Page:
Howard Taylor is wrong on two counts and his ire is misdirected

Hambletonian Society CEO John Campbell said the owner’s battle is with The Meadowlands, not the Society.

by Dave Briggs

Hambletonian Society CEO John Campbell wants to set the record straight.

Owner Howard Taylor was recently quoted in HarnessLink as saying the Hambletonian Society had excluded Taylor from its events at The Meadowlands and that Campbell had “threatened to take the Hambletonian away from me.”

Campbell said neither are true.

“It is incorrect that [the Hambletonian Society] has banned Howard Taylor or anybody else from any of our events,” Campbell said. “And, if you check the list of eligibles on our website and our stakes, all horses that Howard has paid in either solely or in partnership are listed as eligible.”

The issue involves Taylor being on The Meadowlands’ list of people banned from participating at the track. Taylor is one of 32 people currently banned at The Meadowlands. Jeff Gural, the owner of The Meadowlands, has said the people are banned because they appear on the list of individuals named for purchasing specific performance-enhancing drugs (PEDs) from former veterinary medication saleswoman Lisa Gianelli.

Taylor denies he purchased PEDs.

The point is that since Taylor is currently banned by The Meadowlands, it means the track is saying he cannot participate in any events. Currently that includes all Hambletonian Society events except the Hambletonian, Hambletonian Oaks and Hambletonian Maturity. Taylor’s prime concern is the Hambletonian Society’s Breeders Crown event, which will be held at The Meadowlands in October. But he did mention the Hambletonian, as well.

“I never threatened to take the Hambletonian races away from Howard or anybody else,” Campbell said. “I simply stated that The Meadowlands made overtures [to the Hambletonian Society] about possibly including the Hambletonian in their banned protocol.”

All this is Campbell’s way of saying Taylor’s ire is misdirected. The Hambletonian Society isn’t banning Taylor, the ban is coming from The Meadowlands, which has the legal right under private property laws to exclude people it deems undesirable.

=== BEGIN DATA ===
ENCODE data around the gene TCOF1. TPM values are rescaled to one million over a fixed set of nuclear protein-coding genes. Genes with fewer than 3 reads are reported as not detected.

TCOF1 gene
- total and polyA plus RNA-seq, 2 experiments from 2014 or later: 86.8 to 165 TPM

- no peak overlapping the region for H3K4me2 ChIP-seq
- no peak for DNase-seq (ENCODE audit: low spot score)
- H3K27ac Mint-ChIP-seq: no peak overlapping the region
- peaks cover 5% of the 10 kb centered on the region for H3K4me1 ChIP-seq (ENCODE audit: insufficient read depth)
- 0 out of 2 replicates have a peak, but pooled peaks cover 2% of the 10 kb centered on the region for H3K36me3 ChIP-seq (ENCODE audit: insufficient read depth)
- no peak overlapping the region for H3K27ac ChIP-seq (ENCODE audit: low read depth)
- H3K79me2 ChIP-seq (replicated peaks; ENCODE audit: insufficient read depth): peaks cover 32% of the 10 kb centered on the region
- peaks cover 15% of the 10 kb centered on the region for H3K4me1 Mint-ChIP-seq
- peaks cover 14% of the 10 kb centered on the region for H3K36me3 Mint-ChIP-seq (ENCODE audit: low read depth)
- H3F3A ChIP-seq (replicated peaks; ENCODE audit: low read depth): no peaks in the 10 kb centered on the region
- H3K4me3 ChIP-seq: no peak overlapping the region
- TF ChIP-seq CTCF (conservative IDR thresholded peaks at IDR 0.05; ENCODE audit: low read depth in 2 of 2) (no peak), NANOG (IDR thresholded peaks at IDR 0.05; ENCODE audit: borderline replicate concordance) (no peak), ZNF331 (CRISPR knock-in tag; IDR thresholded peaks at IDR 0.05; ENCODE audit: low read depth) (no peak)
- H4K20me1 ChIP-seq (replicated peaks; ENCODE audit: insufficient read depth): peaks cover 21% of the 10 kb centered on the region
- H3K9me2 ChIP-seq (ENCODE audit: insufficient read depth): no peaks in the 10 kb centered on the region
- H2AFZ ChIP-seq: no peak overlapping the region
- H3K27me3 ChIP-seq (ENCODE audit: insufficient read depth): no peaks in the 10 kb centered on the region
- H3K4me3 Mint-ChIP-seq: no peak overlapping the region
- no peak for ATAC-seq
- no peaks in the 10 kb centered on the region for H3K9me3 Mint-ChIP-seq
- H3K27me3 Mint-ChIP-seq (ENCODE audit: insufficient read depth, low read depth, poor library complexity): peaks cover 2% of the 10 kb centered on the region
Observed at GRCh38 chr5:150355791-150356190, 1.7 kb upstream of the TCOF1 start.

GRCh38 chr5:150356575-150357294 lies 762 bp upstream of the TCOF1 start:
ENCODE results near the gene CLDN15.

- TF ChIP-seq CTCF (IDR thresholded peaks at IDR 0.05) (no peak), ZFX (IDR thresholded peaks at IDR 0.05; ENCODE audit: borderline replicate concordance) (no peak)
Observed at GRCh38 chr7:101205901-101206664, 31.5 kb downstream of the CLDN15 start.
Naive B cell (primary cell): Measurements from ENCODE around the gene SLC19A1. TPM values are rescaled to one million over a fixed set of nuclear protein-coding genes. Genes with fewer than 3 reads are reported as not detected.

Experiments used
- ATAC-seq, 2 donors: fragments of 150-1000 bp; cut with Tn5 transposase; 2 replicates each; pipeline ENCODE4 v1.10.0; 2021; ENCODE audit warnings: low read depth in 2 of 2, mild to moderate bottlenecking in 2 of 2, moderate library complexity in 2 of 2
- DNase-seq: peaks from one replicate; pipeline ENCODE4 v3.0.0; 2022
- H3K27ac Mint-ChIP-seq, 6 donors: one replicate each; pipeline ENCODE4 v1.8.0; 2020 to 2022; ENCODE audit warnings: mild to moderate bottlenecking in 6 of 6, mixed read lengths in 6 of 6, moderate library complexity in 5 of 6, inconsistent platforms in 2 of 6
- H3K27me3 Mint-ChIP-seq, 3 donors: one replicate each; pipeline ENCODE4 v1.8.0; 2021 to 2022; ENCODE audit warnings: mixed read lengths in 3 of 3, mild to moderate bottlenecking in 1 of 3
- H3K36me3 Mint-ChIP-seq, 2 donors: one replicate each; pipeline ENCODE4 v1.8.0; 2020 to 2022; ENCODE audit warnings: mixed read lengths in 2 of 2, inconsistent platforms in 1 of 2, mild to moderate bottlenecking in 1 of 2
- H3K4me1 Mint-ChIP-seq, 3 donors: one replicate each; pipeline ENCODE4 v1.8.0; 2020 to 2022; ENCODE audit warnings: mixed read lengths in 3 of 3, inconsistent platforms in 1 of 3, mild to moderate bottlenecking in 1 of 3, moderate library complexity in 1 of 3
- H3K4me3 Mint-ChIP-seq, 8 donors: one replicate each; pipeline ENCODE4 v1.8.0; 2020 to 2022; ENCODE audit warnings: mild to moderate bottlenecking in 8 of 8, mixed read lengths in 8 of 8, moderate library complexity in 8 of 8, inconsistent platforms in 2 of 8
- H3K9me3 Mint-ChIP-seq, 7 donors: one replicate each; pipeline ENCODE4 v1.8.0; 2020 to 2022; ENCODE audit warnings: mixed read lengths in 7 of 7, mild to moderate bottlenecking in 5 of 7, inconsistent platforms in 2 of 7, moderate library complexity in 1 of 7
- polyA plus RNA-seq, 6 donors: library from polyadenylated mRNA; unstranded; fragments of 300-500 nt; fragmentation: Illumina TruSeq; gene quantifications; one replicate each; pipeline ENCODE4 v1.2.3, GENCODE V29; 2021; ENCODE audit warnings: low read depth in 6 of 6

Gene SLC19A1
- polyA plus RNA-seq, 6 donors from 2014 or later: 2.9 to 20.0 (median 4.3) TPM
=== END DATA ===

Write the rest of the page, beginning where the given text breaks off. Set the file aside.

“The track rules’ clause that’s in the Breeders Crown conditions, and many of our stakes, has been in for a number of years,” Campbell said. “And the track rules have also come up in a similar situation at a different host track in the past.”

In the end, Campbell said he just wants Taylor to get his facts straight.

“Our position is that we have not banned anybody,” Campbell said of the Hambletonian Society. “It’s a Meadowlands decision. We’re going to gather information and monitor it and see if anything changes between now and entry time.

“I get [Taylor’s] frustration, but direct it at the right place. The other thing is we’re getting dumped on here and we never even made a decision.”

For the record, Campbell said the Hambletonian Society is still working on the issue.

“We have had talks and discussions about this matter on numerous occasions with Jeff Gural,” Campbell said.


Though the Hambletonian Society has no direct connection to the Mohawk Million to be held on Sept. 21 at Woodbine Mohawk Park, Campbell said he’s “tickled” the slots for the race were oversold and the race will continue. The price of the slots dropped from $100,000 (Cdn) apiece in 2023 to $50,000 (Cdn) each for 2024.

“I know they struggled to sell that race out the last couple of years at $100,000, but they still managed to,” Campbell said.

“You have to commend Woodbine for making the commitment to keeping it at a million and lowering the buy-in. Obviously, that’s been reflected in the number of entries and the people that recognized the value in that. I think you’re going to see a lot of haggling prior to entry time. With $50,000 in there, it gives owners a lot more wiggle room to make deals with potential starters in the race, so I think it’s going to be more interesting leading up to draw time than it has been in the past as well.”

Campbell gave further kudos to Woodbine for supporting the race with $500,000 of the $1 million purse.

“[Woodbine’s] commitment to standardbred racing as a whole, but certainly the high-end stakes, is to be commended,” Campbell said. “They are certainly proponents of our industry at all ends of it.”